How to Build your Child’s Self-Esteem

Confidence or self-esteem is how your child feels about themself and their abilities. These feelings develop as your child interacts with you and others. A child with a healthy self-esteem values themself as a person, trusts their feelings and abilities, believes they are capable, and is able to work toward their goals.

All parents want their children to have a healthy self-esteem, but it’s hard to know how to build it. Some parents erroneously believe that praising their child all the time or protecting them from failure or strong emotions will build their confidence, but research has disproven these ideas. Instead, experts say that teens develop self-esteem and confidence by overcoming challenges and experiencing success. So, first, we must give our teens the opportunity to be successful (which means that we cannot rescue our kids every time they face a difficulty), and then we must help them see how they contributed to their own success (identify the skills and hard work they used to accomplish the result).

With that in mind, following are tips for developing your child’s confidence level:

Praise… in the right way

When we praise our children for their effort or for the way they tackled a challenge, we are helping them to build confidence. When we praise our teens for every minor thing they do, or focus on things not under their control, we actually strip them of confidence. So, here are a few guidelines for praising:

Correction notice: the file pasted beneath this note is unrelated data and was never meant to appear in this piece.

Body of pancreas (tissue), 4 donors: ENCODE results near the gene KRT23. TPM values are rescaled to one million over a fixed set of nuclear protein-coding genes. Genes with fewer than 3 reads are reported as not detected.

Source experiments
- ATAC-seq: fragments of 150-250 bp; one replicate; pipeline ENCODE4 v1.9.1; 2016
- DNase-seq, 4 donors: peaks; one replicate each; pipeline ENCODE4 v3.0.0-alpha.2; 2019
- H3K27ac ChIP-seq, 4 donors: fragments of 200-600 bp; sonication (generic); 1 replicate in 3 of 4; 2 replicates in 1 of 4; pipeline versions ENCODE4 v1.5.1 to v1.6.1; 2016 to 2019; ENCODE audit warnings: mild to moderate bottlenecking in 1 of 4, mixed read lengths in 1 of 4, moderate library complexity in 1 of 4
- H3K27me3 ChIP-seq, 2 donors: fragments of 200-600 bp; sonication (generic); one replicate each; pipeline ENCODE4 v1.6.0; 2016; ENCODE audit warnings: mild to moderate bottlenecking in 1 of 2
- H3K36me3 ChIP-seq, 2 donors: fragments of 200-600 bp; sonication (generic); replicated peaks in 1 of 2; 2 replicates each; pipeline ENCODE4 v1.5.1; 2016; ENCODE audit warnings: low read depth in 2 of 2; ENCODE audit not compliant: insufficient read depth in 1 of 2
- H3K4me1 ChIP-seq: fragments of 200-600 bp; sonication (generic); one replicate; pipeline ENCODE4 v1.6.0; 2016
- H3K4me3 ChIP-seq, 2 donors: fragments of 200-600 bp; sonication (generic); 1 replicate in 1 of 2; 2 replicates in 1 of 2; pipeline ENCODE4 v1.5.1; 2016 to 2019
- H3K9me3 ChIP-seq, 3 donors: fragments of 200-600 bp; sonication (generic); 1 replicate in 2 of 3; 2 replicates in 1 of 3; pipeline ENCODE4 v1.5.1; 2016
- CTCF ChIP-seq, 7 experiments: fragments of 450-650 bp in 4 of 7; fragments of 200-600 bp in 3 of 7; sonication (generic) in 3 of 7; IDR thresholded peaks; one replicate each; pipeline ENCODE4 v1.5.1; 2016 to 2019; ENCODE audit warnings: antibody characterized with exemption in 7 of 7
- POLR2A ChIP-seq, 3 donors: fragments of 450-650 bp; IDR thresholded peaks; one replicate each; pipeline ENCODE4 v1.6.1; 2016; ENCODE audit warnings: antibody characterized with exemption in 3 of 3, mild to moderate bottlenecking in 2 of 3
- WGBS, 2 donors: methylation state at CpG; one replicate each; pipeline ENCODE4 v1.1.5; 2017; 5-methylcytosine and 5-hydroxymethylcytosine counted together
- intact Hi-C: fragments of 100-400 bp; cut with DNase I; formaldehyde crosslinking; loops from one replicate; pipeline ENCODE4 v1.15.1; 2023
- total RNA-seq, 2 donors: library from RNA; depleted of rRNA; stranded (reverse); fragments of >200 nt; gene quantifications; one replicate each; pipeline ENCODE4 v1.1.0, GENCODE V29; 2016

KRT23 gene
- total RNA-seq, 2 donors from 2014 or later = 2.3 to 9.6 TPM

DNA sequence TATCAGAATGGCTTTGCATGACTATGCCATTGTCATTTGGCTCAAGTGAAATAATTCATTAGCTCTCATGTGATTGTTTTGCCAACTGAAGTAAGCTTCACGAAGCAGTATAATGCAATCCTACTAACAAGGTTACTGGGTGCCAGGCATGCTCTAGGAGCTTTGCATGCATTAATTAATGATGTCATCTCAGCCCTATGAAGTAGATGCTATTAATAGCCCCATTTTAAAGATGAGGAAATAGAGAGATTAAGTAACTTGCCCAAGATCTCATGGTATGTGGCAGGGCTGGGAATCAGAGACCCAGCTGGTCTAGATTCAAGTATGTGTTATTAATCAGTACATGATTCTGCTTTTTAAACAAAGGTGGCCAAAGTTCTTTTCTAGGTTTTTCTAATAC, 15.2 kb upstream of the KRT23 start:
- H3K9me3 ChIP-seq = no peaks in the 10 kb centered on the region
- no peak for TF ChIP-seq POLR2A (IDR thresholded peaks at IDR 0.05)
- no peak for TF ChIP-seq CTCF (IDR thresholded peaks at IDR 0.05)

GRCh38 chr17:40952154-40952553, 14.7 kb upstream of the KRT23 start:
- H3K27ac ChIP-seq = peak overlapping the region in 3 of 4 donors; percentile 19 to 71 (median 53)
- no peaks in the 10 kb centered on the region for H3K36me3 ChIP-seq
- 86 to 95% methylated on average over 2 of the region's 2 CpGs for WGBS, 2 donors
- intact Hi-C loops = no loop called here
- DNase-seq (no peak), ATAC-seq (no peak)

• Don’t focus on the result. Instead point out how impressed you are with HOW they accomplished the outcome.
  • Watch your wording. Saying “you are special to me” or “I enjoy your company” is a wonderful way to show deep acceptance and belonging to a child. Saying “you are special” or “everyone loves you” puts pressure on a child to live up to extraordinary expectations and implies that they are superior to other people.
  • Be specific. When we are specific, our praise sounds sincere and also helps teens understand what behaviors they should repeat. A generic “good job” gives them no feedback on what they should do in the future to get the same outcome and also communicates that you’re more impressed with the result than in how they achieved it.
  • Recall previous success. When you see your child struggling with something, remind them of past successes they have had. “I know you’re feeling frustrated with your English project now, but I remember last year you felt the same way about your Science project and you got an A. I feel confident that you can do this well.” This type of comment not only praises them for a past success, but also expresses belief in their abilities.